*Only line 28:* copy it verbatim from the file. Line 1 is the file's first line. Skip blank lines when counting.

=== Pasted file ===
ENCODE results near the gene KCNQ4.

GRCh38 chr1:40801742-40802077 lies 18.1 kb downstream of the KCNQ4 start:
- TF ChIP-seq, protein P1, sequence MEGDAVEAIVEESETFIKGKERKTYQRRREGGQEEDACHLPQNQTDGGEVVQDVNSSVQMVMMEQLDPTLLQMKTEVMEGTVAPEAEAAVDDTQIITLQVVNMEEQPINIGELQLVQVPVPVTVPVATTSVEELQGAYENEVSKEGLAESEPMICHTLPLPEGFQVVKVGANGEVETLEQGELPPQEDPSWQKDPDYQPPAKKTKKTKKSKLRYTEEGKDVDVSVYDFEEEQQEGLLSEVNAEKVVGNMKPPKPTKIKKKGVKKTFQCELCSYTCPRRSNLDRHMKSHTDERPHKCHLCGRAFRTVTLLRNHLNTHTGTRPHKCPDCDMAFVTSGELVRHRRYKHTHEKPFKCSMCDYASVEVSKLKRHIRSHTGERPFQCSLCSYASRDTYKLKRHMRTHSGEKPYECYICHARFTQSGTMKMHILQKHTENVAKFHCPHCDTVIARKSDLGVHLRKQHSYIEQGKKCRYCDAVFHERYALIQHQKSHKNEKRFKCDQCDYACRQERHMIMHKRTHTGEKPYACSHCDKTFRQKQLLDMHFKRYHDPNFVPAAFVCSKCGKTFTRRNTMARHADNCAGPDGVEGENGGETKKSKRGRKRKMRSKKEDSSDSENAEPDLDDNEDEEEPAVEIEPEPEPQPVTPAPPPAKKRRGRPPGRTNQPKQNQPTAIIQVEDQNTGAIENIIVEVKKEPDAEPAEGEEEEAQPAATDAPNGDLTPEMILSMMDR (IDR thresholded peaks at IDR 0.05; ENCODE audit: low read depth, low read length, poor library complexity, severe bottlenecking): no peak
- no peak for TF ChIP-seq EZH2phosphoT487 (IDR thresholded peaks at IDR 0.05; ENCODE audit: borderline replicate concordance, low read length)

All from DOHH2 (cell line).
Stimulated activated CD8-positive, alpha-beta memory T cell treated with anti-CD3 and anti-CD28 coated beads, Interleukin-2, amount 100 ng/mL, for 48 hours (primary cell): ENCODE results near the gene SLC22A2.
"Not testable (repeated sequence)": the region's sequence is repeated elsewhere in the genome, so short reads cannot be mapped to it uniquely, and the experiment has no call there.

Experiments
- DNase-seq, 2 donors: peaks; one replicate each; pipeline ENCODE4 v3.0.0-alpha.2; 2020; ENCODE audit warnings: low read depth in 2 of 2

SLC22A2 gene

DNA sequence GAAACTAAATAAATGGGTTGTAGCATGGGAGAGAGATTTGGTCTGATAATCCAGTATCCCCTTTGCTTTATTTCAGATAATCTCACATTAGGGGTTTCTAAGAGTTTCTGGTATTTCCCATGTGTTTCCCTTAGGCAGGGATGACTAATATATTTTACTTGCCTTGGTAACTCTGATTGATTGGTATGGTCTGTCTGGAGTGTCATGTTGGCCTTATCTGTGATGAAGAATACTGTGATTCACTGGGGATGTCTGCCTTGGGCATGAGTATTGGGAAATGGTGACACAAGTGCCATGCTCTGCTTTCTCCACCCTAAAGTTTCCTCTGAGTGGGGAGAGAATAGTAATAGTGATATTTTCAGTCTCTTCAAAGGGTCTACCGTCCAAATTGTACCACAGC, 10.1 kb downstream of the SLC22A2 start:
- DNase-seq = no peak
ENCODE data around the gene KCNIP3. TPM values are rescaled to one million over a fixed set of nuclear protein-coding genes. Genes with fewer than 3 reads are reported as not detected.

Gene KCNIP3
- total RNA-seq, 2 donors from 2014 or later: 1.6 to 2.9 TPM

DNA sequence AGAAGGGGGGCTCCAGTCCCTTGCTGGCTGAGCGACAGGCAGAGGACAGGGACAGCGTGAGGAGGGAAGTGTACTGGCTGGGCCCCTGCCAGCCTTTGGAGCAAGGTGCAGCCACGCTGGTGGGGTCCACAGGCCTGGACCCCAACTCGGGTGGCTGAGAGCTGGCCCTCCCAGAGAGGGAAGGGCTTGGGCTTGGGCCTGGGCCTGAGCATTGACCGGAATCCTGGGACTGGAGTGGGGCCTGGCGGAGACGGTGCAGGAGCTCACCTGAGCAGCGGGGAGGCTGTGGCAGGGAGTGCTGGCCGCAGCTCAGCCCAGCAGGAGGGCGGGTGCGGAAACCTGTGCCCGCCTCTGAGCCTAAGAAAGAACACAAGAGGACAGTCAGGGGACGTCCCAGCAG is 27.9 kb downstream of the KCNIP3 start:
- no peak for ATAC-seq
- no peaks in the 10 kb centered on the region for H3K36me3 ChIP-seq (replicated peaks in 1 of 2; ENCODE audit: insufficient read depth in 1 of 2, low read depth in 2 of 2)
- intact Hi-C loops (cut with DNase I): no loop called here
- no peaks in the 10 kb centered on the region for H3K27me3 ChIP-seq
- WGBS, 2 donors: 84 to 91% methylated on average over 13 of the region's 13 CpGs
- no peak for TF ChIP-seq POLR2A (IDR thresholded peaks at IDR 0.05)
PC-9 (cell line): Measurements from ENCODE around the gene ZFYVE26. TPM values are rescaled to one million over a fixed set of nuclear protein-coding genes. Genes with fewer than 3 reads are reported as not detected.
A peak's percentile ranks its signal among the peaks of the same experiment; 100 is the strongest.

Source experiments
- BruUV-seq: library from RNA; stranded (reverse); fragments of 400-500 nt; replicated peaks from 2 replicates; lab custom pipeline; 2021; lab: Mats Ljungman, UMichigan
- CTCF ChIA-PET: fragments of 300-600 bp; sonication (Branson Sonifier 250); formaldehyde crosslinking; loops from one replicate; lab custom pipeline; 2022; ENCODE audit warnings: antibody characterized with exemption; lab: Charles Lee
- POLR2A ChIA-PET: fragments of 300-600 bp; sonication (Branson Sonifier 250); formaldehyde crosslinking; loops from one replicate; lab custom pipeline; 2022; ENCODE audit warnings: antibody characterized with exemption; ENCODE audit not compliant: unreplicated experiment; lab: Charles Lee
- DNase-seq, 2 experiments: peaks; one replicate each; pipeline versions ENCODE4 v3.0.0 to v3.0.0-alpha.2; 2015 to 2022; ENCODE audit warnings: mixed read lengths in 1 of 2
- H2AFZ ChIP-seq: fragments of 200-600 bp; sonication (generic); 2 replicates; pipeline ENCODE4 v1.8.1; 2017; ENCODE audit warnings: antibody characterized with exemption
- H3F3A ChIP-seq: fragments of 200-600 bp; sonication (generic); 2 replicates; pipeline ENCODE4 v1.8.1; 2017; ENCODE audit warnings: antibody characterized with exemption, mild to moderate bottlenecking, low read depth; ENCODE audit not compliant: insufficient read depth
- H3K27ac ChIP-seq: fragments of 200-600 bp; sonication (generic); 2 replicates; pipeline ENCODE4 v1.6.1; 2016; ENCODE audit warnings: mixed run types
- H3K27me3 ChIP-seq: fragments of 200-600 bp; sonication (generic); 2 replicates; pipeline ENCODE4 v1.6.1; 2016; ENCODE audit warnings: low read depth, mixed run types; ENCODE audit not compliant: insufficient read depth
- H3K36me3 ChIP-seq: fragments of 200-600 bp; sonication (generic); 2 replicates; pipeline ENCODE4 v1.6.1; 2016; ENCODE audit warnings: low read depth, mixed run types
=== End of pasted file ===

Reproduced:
- POLR2A ChIA-PET: fragments of 300-600 bp; sonication (Branson Sonifier 250); formaldehyde crosslinking; loops from one replicate; lab custom pipeline; 2022; ENCODE audit warnings: antibody characterized with exemption; ENCODE audit not compliant: unreplicated experiment; lab: Charles Lee